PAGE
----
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How Do We Find Jesus Amid Our Ever-Ready Idols?

December 14, 2021


Tis the season for Advent reflection, and so I’ve been doing the work by revisiting a spiritual classic: The Reed of God by twentieth-century British writer Caryll Houselander. I was struck by this truth: how we answer the question “Who is the Christ Child?” is paramount. If Advent is preparation for the Nativity of Our Lord, the most important thing to know is the identity of the baby we are preparing to receive on Christmas Day.

But the question “Who is Jesus?” is not a simple one to answer. In The Reed of God, Houselander shares wise insights on the difficulty of knowing Christ as he really is. Rather than worshiping the true God, we often unknowingly build idols, or as Houselander puts it, invent an “imaginary Christ who fits into our own narrowness, who does not shatter our complacency.” Whether we see Christ as a revolutionary, a tyrant, a nice guy, or a wise teacher, our view will color our theology and our practice. For instance, if we believe that God is vigilantly watching and waiting for us to trip up, ever ready to take offense, we may fall into scrupulosity. If we believe God is a cosmic Santa Claus, we will not concern ourselves with the gravity of his justice. If we imagine God to be like a jealous husband, we will begin to view love for our fellow man to be in competition with our love for God rather than an extension and outpouring of his Divine Love. “It is easy to see that people become like their conception of God: hard if it is hard; flabby if it is soft; cruel if it is cruel,” Houselander warns. We build idols—often in our own image—and call them Christ. And what we worship is what we become. 

Different theological trends can help to build false Christs in the image of prevailing cultural fashions, picking and choosing the attributes that are most comfortable, that require the least of us, and that most firmly advance our ideological tribalism. Writer Anne Lamott describes our tendency to make an idol of God by pointing out, “You can safely assume you’ve created God in your own image when it turns out that God hates all the same people you do.” I’m convicted every time I read that quote.

Amidst all the noise of 2020, I found myself disoriented as various factions claimed a Jesus that would support their ideology. Some clarity arrived with the Word on Fire Bible (Volume I): The Gospels. For the first time in years, I read the four Gospels from start to finish. I reacquainted myself with Jesus, meditating on his words. In her reflections on idols, Houselander muses, “We all know that there is a tendency to skip or skim through those passages in the Gospel which disconcert us, and to form a conception, not only of Christ, but of His special relationship to ourselves, by the passages which are as we say most ‘consoling’ to us.” By reading straight through rather than picking and choosing my favorite passages, I had to encounter a more challenging Christ. The lines given to false Christs on social media rang hollow in comparison to the Jesus of the Gospels who fit into no narrow boxes and who seemed determined to shatter my complacency.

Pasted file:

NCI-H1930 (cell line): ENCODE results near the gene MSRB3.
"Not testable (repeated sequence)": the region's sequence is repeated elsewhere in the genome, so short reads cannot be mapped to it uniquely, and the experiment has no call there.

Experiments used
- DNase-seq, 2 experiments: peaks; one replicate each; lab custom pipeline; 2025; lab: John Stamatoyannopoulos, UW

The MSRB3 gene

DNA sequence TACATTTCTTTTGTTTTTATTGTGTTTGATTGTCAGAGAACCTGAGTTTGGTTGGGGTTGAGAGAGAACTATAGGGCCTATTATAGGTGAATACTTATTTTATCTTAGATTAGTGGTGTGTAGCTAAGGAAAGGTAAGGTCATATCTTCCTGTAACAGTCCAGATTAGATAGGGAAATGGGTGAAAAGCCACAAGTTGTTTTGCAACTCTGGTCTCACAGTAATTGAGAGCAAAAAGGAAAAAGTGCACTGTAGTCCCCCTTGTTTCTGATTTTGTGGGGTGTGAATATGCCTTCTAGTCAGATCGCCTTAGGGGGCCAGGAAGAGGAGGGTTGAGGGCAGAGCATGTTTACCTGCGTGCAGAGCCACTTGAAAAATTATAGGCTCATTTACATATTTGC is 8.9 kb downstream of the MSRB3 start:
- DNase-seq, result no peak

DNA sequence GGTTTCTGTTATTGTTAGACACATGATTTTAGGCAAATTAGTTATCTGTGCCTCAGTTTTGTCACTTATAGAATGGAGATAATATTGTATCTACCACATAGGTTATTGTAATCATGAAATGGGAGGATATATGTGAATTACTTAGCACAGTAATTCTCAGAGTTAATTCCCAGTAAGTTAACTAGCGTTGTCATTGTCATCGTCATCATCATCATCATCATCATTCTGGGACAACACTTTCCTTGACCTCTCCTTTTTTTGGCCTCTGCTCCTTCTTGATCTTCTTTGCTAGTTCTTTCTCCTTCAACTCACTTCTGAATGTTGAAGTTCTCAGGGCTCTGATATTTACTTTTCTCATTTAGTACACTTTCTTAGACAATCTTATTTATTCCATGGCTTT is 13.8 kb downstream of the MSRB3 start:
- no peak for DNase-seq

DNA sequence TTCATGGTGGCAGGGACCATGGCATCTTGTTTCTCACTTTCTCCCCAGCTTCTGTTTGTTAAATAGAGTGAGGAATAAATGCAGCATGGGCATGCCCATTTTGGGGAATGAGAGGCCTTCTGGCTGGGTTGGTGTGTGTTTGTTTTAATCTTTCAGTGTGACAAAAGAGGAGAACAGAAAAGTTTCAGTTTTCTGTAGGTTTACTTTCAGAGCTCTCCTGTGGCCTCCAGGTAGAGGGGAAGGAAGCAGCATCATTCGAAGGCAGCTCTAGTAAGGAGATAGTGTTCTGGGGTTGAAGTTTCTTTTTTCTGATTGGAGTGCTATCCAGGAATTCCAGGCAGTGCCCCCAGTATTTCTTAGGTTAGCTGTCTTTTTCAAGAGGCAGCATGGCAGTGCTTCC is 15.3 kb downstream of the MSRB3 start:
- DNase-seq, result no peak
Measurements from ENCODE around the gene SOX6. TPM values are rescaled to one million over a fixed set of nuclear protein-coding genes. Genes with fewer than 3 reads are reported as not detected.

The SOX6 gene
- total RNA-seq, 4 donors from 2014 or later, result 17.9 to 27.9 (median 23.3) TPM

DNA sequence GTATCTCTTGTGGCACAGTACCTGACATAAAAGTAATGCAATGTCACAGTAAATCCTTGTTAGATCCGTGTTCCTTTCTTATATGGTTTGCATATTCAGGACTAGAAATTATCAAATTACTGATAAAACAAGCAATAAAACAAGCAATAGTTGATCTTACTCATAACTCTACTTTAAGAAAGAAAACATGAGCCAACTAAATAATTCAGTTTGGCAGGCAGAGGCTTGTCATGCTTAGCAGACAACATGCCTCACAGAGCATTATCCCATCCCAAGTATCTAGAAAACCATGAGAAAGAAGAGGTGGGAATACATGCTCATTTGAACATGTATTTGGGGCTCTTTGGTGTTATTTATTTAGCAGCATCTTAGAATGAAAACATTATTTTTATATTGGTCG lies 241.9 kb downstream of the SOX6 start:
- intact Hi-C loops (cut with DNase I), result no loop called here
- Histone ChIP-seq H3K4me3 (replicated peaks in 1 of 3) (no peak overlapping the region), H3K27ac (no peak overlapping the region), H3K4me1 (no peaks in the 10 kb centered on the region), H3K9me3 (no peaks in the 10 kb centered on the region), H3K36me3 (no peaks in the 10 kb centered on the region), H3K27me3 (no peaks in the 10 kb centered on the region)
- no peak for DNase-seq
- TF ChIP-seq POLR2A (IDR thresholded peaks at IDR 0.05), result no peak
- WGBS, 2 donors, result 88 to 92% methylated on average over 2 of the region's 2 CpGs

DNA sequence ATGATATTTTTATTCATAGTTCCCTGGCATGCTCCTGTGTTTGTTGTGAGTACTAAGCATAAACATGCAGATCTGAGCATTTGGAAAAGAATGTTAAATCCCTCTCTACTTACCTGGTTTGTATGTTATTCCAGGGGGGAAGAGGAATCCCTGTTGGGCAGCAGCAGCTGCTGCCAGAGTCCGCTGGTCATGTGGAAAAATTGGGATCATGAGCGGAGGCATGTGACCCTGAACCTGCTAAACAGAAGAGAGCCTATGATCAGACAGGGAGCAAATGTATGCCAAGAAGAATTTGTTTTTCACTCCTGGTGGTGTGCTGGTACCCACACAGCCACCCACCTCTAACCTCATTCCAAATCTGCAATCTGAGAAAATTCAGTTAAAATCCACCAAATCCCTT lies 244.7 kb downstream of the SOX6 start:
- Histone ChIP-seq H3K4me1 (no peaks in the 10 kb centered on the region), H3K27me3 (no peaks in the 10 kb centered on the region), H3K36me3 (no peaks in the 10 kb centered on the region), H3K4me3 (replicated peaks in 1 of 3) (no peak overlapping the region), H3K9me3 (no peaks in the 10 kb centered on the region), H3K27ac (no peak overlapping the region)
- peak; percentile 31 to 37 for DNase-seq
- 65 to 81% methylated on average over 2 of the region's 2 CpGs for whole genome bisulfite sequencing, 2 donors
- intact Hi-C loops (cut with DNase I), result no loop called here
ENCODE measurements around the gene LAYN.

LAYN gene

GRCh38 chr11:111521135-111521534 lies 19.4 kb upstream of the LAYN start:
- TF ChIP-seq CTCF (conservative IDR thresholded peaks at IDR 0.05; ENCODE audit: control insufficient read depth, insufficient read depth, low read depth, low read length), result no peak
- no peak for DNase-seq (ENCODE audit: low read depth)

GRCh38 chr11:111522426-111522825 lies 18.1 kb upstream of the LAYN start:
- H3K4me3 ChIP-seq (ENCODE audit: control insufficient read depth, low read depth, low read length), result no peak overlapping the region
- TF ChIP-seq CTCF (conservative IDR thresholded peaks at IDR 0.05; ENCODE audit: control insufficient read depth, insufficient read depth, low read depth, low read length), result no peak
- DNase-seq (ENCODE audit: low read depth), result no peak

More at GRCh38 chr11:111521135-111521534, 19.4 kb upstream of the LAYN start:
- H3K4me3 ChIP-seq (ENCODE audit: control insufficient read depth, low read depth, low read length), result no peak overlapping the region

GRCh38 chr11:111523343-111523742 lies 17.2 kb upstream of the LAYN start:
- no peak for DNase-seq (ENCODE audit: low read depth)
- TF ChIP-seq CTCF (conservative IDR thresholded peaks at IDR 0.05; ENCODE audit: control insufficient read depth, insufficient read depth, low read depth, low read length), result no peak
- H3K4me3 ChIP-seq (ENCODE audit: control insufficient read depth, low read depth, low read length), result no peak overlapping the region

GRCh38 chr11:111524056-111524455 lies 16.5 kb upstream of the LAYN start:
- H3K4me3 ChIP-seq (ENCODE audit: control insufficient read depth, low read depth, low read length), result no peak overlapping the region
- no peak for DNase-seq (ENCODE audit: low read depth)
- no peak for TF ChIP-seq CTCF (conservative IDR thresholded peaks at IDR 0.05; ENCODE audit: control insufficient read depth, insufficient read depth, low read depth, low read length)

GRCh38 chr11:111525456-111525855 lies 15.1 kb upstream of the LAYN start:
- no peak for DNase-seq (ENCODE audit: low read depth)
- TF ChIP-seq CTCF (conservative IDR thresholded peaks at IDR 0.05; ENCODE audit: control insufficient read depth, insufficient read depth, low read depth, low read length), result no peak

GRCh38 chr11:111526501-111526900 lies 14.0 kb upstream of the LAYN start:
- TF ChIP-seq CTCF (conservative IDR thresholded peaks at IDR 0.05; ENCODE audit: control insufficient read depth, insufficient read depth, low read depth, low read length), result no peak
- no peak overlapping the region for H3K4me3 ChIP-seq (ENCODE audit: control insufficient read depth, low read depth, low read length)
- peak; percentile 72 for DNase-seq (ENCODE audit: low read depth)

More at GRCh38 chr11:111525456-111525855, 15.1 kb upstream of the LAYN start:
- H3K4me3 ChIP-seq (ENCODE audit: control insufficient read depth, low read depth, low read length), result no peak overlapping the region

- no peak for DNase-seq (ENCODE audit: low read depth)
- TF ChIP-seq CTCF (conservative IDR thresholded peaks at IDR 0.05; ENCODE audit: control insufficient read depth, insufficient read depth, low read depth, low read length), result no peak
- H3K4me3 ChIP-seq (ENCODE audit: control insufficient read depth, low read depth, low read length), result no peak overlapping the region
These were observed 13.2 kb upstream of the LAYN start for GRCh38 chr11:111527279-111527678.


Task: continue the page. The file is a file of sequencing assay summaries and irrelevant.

Houselander reminds us, “Nothing matters more than having a true knowledge of Christ.” But how can we be certain who he is? Houselander argues that our need to discover the true Christ beyond the idols we craft motivates us to follow Our Lady’s footsteps to search for the lost Child Jesus. Like Mary, we must go looking for him. We must truly search. Without embarking on this quest, we will try to content ourselves with idols that can never satisfy. Houselander claims, “We should never know the real beauty of Christ: we should not become whole.”

So how can we seek him this Advent, so that we may know Jesus—Jesus as he is, rather than as we would mold him? 

We can seek him in the Holy Scriptures—by reading through at least one of the Gospels in its entirety we can avoid focusing on the passages that are most comfortable to us. 

We can seek him in the poor—accepting the reality that what we do for the least of these we do for Christ himself. 

We can seek him in spiritual reading—Pope Benedict XVI’s Jesus of Nazareth: The Infancy Narratives is a beautiful resource for exploring the question “Who is Jesus?” 

We can seek him in the sacrament—attending Mass, frequenting the sacrament of Reconciliation. 

We can seek him in prayer—perhaps spending time in Eucharistic Adoration, where he is present in the Blessed Sacrament, and there we can ask him in particular to tear down the false Christs that we’ve built to make room for the Christ Child who comes to shatter the complacency of the world in the Incarnation.